Why don’t I get a Caps Lock warning balloon any more?

A customer asked for help diagnosing a problem they were experiencing on Windows XP:

My customer reports that on their machines, they do not get the warning balloon that appears when Caps Lock is set while you are typing into a password field. I searched for relevant KB articles but couldn't find anything related to that. Can you help?

Time for the psychic powers.

My psychic powers tell me that the customer disabled all balloon tips.

The customer liaison replied

You are right. Thanks for the help.

This is a not uncommon situation with some customers. They change a setting, and then later report that they're having some problem caused by that setting. They don't bother going to a freshly-installed machine to see whether the problem occurs there as well, in order to isolate whether the problem is related to their customizations or not. They just assume that their customizations couldn't possibly be the cause of the problem, and they are so convinced of this that they don't even mention "Oh, we customized this setting" when they ask for help.

By the way, the setting to disable all balloon tips in the entire system is a rogue feature. At the time that balloons were originally being developed (and the rules surrounding them being refined based on research and feedback), one developer was impatient with the progress toward making the balloons less annoying, and he just went in and added a rogue feature to disable them with a sledgehammer. And now that people know about it, the rogue feature has become a support burden.

Comments (32)
  1. Damien says:

    @Falcon – that can't be it, since they wouldn't know what the notification area is (they'd probably like to just disable them in the system tray) :-)

  2. SimonRev says:

    @Damien: +1 Funny

  3. Tim says:

    This reminds me of people who complain about websites not working when they're running browser extensions to disable scripts and embedded objects on web pages.

  4. Someone You Know says:

    What are the consequences to a Microsoft developer for putting in a "rogue feature" like this? Would this developer be disciplined in some way, or is this a par-for-the-course kind of thing?

  5. John says:

    Just because they don't provide information doesn't necessarily mean they are withholding it intentionally.  They probably disabled the balloons a while ago and just completely forgot about it.

    I find it odd that you mention rules for balloon use when it's been shown time and again that NOBODY follows the rules (including Microsoft).  I suppose it is cleaner to disable notifications on a per-application basis, but when given a sledgehammer is it hard to not swing it.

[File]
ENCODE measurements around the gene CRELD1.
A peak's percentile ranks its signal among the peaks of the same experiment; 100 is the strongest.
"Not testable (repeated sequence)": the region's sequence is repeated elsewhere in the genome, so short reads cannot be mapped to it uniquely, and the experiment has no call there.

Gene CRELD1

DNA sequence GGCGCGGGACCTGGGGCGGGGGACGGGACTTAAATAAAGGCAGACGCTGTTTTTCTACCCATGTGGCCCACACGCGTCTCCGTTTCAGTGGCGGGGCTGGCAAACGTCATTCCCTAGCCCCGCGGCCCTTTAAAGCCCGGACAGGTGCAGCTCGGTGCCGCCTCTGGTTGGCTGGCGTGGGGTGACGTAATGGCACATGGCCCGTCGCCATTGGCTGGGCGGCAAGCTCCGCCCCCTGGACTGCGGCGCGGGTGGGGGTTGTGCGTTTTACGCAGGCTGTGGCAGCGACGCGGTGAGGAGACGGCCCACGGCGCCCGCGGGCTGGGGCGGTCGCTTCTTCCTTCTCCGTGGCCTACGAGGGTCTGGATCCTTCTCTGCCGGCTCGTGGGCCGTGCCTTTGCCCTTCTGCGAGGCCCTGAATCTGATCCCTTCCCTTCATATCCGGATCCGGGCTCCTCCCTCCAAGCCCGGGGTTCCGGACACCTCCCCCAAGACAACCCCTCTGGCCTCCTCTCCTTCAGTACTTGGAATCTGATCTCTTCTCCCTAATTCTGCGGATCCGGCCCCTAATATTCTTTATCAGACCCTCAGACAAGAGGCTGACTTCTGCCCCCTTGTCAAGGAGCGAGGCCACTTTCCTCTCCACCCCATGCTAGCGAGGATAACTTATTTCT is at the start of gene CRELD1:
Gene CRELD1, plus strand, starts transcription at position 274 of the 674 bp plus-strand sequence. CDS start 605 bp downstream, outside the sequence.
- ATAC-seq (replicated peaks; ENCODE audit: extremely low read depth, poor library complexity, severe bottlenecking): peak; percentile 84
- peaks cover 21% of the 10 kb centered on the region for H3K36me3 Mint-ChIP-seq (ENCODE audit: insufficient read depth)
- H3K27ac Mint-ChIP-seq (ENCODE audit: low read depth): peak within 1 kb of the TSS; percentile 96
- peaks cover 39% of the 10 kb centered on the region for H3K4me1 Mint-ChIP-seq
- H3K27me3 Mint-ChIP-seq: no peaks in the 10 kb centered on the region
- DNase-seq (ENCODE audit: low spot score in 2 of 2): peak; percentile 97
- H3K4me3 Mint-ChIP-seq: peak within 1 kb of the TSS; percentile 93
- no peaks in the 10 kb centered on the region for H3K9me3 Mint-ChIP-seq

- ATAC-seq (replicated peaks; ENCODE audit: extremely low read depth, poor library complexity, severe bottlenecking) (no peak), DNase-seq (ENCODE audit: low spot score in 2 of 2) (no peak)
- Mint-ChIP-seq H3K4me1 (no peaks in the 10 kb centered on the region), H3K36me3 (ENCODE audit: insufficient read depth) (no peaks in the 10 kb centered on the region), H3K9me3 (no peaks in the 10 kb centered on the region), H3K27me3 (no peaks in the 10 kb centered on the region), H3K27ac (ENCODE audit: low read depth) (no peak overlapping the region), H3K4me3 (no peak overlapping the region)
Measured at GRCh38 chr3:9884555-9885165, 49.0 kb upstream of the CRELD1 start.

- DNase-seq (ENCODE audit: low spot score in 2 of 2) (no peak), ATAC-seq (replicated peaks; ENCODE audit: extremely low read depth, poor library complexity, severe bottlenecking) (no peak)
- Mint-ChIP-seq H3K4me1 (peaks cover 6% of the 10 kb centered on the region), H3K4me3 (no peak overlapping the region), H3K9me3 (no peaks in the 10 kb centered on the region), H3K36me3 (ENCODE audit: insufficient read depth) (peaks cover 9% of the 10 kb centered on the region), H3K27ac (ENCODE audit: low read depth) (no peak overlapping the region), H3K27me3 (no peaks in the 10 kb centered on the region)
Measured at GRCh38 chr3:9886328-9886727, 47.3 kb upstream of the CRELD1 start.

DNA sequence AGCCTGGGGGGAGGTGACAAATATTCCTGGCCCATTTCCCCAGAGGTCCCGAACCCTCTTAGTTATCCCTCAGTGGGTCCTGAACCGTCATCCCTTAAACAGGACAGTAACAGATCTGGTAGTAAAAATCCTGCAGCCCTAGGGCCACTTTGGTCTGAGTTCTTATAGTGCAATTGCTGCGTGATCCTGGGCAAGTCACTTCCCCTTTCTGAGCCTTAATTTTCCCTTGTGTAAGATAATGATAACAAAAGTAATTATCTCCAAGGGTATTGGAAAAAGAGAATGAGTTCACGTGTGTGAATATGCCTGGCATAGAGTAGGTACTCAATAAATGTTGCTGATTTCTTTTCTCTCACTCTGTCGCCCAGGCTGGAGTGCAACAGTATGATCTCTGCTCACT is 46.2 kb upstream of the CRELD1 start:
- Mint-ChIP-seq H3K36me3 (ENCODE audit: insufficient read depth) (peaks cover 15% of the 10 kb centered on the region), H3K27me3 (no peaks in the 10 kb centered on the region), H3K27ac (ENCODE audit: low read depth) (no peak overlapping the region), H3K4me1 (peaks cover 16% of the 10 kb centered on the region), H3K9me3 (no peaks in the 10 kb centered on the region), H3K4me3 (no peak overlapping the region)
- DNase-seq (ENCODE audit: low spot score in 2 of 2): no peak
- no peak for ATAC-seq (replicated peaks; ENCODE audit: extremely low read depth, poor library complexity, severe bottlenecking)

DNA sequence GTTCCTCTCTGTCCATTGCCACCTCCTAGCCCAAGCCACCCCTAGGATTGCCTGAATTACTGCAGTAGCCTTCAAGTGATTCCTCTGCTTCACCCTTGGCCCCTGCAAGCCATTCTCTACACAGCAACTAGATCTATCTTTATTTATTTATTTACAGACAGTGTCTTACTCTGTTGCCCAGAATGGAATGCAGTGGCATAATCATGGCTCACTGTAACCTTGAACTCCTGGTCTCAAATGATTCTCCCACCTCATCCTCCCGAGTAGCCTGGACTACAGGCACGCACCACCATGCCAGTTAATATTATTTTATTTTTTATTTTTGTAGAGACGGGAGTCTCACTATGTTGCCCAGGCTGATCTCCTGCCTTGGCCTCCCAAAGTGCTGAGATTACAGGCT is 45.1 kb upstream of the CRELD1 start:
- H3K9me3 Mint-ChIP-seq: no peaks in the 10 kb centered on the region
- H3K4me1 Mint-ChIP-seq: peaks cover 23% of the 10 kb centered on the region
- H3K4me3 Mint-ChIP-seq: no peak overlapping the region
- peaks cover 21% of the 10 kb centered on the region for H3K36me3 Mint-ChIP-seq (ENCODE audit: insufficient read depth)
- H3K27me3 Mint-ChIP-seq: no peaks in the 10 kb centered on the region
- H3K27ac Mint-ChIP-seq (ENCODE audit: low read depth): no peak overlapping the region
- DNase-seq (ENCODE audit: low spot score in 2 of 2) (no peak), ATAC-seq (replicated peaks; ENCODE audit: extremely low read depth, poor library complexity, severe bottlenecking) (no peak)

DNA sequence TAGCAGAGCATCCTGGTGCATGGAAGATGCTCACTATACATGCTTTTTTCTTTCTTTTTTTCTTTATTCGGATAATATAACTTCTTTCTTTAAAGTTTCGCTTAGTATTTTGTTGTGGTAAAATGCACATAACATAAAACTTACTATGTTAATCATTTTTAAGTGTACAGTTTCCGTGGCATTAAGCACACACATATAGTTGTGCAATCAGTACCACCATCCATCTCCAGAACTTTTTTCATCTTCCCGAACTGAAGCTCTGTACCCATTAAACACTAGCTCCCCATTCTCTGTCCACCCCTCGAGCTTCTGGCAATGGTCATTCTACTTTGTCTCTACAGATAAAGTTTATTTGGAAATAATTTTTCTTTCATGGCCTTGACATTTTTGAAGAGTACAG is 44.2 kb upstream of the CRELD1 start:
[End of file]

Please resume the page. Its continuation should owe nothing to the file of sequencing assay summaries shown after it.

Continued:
6. Joshua says:

    @Someone You Know: It is no longer allowed but was at the time.

    Incidentally, I build a few such rogue features because they're handy for testing. They're not a support burden because they're worth more than they cost.

  7. Andrei says:

    Is the name of the impatient developer, by any chance, Raymond?

  8. Bob says:

    A support burden but a customer blessing. I hate those things, mostly because (right out of the gate) Microsoft itself annoyed me by repeatedly popping up so many of them for ridiculously nonsensical reasons.  I disabled them as soon as I discovered how and disabling them is still one of the first things I do… so I've been fortunate to never experience other apps abusing them.  If I had to put up with that I'd probably put on my Hulk mask and SMASH!

  9. SimonRev says:


    I agree to a point. The XP out-of-the-box nonstop barrage of notifications elicited the same visceral response in me as the time Clippy started tapping on my monitor glass (very nearly causing me to need to ask my boss for a new monitor).  

    However, some notifications are useful (such as the password caps lock one) as well as a number of app-specific ones.  I'm afraid that a sledgehammer is probably the wrong tool here.

  10. Should have been a tester says:

    The complaint about the customer forgetting to mention the customization isn't exactly fair. OK, I've got a windows box that's acting up. For some reason. I get a fresh install, and it works fine (of course). SO, we can conclude that either it's some setting I changed over the last couple of years OR it's something that's gone wrong inside windows. But we knew that when we started! Testing on a fresh install doesn't add any new knowledge.

    I've got dozens of wacko problems (mostly with Win7, BTW) and I've done as little customization as I possibly can (just enough to make it tolerable) – but only MS could possibly know where to look to understand these problems.

  11. SimonRev says:

    I will have to disagree @SimonRev,

    Have you tried watching someone's fingers as they type a password?  With training it can be done, but casually watching their fingers won't give you their password (assuming they are touch typing).  On the other hand, seeing a password in plain text is hard to miss and forget.

  12. jader3rd says:

    Windows does need a universal search for different settings. The whole show a dialog with a check box to disable, paradigm breaks down when someone wants to reenable the functionality and have no idea where to look to do so.

  13. NT says:

    I worked on a product at microsoft once that actually used the rogue "disable balloons" feature during setup, because we were highly focused on making the setup process smooth, and it involved installing a USB driver and 802.11b device.  Turns out that no matter how smooth and easy we made that setup process, the user could still get distracted by the balloon and click to go into the incomprehensible (to our users) driver installation wizard and/or the wireless network confuserator (this was way before any of the vista UI simplification for wireless config, and our setup walked you through that too).  So we disabled balloons via the secret regkey and then re-enabled it when we were done.  This, of course, also involved layers of failsafe checks to (mostly) ensure the balloons didn't end up permanently disabled if we never finished setup.  It was all pretty ugly.

  14. NT says:

    By the way, I think the user's disconnect here is that they didn't think the "stop annoying me with balloons I'm not interested in" checkbox was connected to the "helpfully remind me that my capslock is on when I'm typing a password" feature.  Balloons have been devalued by abuse.  Obviously, bayesian balloon spam filtering is needed.

  15. xpclient says: